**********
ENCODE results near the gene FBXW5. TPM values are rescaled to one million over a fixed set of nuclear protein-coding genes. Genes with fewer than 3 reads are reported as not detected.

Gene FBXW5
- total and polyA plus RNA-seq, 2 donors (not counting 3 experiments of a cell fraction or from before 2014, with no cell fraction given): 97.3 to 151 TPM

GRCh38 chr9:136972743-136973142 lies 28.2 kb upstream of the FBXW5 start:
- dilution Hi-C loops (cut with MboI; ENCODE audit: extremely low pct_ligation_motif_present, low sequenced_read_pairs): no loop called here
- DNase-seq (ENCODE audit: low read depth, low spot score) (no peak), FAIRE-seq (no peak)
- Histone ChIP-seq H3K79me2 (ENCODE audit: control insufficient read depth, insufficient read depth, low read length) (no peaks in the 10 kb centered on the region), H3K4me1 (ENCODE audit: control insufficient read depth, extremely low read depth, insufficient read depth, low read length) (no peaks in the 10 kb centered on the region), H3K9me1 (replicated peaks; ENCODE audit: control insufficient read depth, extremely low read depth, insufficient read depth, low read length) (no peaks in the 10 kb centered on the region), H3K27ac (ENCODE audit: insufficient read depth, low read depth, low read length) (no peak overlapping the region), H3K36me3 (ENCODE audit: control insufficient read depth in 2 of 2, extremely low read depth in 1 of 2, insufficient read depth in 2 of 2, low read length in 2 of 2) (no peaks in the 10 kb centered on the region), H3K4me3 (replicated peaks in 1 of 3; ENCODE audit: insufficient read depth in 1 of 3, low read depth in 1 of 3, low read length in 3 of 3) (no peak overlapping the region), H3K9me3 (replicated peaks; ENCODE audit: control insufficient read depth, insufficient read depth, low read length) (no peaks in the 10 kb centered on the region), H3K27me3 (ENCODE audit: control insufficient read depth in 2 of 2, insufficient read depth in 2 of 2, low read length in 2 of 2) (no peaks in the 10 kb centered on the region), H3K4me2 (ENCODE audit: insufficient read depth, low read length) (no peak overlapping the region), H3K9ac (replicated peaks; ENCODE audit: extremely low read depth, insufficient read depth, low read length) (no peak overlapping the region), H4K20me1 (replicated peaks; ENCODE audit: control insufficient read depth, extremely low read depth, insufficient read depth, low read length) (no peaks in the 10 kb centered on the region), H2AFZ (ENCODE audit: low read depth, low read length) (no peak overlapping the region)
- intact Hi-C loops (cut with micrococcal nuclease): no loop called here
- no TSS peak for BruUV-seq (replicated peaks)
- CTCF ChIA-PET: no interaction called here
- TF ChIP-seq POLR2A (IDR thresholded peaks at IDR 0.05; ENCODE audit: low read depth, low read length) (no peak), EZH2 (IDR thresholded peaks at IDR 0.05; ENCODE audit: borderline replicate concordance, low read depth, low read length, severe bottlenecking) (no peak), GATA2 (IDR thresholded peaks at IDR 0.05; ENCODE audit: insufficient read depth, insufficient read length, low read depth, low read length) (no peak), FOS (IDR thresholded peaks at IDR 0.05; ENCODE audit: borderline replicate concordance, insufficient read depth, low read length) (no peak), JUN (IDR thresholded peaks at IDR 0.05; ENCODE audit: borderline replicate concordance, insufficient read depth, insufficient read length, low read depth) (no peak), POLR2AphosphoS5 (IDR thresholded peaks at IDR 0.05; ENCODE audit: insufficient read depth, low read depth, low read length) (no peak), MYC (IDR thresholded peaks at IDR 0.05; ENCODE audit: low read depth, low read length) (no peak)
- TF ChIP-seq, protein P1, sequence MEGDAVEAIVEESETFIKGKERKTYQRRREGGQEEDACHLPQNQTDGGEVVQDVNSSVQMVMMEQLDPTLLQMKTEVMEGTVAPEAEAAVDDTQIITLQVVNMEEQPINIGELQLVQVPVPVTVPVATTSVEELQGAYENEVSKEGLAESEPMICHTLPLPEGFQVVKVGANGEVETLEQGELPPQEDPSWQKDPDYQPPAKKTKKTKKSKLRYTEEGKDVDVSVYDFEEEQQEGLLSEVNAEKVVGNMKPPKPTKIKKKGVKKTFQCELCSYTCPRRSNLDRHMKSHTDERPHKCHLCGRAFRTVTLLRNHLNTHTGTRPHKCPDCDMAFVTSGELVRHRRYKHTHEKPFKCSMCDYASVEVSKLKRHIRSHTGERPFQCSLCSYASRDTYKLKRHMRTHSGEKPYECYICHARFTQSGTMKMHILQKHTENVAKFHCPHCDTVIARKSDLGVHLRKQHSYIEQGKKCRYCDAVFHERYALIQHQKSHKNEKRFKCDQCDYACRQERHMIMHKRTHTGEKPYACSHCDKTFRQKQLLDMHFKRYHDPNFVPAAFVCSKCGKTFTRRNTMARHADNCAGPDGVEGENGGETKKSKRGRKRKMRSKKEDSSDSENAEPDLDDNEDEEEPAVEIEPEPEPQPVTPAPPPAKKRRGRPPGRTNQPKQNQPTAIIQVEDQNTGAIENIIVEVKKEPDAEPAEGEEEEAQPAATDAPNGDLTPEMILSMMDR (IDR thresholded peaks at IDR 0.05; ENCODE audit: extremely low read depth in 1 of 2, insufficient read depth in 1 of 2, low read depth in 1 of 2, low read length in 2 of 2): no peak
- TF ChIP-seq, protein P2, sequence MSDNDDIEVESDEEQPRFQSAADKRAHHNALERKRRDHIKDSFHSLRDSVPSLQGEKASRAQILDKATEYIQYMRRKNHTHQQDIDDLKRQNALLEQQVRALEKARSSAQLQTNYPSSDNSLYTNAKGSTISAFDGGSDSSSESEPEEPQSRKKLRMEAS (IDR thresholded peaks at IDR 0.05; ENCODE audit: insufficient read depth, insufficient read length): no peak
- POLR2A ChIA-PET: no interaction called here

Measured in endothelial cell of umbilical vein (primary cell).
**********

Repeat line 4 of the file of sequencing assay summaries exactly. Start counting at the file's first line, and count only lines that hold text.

GRCh38 chr9:136972743-136973142 lies 28.2 kb upstream of the FBXW5 start: